The British co-operative movement is associated mainly with industrial areas. Where consumer co-operatives existed in the countryside they were located in market towns and formed by rural trade unions, especially railwaymen, occasionally quarrymen or farmworkers. Yet the Co-operative Union membership encompassed a significant number of small single village societies founded by paternalistic gentry.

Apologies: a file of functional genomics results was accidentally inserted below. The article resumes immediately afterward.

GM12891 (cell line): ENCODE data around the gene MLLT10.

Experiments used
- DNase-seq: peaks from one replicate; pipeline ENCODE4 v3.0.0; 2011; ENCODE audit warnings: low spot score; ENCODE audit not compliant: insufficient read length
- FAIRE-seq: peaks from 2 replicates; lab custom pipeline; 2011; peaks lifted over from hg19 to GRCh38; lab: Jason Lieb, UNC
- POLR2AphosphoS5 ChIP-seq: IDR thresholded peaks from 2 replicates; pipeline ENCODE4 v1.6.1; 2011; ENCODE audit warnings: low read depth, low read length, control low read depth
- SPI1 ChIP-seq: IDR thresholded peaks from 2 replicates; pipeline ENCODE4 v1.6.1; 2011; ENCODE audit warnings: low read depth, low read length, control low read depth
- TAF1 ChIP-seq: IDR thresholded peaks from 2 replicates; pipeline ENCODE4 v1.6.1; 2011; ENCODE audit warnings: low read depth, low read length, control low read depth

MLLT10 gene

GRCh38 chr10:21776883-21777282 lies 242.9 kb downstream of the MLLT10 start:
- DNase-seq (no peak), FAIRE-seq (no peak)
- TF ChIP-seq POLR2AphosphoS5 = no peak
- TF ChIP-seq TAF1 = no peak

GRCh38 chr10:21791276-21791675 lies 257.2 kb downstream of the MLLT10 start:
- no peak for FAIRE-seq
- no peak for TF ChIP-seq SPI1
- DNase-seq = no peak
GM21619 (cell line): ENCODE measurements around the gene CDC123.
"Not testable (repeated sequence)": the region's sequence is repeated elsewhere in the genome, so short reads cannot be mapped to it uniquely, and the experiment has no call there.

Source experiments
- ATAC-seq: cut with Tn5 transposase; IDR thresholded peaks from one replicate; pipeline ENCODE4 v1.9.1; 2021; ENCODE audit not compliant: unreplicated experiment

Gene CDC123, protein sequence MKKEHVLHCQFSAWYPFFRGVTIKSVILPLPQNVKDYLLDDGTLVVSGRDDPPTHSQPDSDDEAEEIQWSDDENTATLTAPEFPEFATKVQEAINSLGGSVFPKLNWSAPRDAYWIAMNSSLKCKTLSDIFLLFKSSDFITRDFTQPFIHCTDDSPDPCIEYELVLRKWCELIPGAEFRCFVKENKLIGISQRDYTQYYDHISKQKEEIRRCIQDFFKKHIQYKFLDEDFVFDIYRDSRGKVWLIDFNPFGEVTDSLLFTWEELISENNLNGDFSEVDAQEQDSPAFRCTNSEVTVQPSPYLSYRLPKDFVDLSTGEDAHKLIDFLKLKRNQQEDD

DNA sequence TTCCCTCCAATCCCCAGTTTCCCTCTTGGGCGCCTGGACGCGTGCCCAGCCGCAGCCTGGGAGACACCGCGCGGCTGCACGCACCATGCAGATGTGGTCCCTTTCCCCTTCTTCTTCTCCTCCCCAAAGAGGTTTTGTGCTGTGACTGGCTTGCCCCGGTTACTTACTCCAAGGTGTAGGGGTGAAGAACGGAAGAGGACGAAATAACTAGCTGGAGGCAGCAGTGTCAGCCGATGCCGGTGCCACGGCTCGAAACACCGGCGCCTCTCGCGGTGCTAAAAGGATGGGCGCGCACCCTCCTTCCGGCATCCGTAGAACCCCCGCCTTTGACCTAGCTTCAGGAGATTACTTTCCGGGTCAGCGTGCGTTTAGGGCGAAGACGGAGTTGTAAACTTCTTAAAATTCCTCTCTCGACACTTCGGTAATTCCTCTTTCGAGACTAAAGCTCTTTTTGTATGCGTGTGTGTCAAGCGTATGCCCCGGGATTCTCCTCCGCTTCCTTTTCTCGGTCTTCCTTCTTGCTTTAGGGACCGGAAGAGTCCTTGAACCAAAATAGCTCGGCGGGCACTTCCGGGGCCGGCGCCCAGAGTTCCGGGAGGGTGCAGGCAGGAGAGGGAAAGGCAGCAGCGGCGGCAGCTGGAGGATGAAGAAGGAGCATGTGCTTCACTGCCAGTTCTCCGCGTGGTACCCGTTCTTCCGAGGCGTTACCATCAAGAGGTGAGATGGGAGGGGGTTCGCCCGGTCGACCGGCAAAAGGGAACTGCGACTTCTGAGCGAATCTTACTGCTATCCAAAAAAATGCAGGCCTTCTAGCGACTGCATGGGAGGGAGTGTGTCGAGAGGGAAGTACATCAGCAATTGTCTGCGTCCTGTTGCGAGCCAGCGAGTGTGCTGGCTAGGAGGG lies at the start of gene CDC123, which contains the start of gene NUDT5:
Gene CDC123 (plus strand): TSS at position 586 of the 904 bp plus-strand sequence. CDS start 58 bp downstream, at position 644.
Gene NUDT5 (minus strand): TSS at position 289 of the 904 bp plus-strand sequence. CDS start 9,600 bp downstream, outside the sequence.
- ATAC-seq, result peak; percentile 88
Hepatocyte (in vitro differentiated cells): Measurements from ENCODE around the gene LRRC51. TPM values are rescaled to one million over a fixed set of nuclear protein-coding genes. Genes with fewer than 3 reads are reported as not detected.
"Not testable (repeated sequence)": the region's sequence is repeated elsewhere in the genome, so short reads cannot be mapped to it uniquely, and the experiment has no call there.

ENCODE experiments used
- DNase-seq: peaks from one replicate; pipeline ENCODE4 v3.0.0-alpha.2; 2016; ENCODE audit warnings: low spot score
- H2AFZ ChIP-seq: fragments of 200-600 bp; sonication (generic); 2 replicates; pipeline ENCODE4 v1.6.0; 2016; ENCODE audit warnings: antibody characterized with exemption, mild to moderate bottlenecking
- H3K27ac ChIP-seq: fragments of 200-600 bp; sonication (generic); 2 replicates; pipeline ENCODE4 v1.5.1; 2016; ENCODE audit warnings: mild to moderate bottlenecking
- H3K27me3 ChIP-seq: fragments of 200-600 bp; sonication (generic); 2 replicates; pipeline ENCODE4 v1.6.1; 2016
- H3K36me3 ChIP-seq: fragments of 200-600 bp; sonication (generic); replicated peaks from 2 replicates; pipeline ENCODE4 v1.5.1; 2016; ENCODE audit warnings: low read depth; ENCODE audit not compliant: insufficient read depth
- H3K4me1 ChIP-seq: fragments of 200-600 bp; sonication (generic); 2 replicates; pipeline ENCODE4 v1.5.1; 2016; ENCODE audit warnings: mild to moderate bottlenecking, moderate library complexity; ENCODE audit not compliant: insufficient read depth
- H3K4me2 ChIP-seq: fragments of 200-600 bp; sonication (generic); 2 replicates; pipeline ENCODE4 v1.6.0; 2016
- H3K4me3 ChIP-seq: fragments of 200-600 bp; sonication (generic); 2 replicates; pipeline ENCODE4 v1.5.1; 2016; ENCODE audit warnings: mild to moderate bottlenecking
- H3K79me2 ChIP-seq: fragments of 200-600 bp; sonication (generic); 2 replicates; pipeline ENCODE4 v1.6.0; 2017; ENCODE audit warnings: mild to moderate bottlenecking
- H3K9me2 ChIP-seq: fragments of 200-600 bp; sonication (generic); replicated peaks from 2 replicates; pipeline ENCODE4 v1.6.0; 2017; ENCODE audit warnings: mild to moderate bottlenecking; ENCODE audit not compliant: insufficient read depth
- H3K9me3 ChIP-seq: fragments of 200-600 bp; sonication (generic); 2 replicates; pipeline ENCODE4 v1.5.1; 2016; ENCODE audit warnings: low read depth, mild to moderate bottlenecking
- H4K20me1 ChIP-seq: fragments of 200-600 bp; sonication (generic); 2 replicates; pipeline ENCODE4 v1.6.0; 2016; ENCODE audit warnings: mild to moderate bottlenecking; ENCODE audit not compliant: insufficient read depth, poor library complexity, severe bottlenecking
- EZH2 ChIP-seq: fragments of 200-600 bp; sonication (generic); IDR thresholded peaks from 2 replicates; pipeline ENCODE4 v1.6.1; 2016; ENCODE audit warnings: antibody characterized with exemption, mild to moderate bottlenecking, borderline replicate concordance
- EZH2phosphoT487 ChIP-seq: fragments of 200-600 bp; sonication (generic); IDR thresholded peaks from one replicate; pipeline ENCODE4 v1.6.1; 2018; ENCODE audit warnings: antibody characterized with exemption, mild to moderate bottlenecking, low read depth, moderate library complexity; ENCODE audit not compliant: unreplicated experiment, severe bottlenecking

This paper draws on examples in Shropshire, East Yorkshire, Berkshire and Oxfordshire, to offer an account and explanation of the never before studied, paternalistic co-operatives. Recruiting estate workers and farm labourers, individual country squires showed themselves capable of using a co-operative ideology and framework, usually associated with the labour movement, to achieve very different and paternalistic goals. The relationship between these paternalistic village societies and the wider co-operative movement, both locally and nationally, is discussed, including the company paternalism of the Co-operative Wholesale Society's own farming operations. A comparison with the ‘Blue co-ops’ of the Lancashire Conservative dominated cotton spinners’ union is also made. The paper concludes that the failure of paternalistic co-operatives was part of the post Great War revival of rural cultural conservatism, linked to the effects of agricultural depression.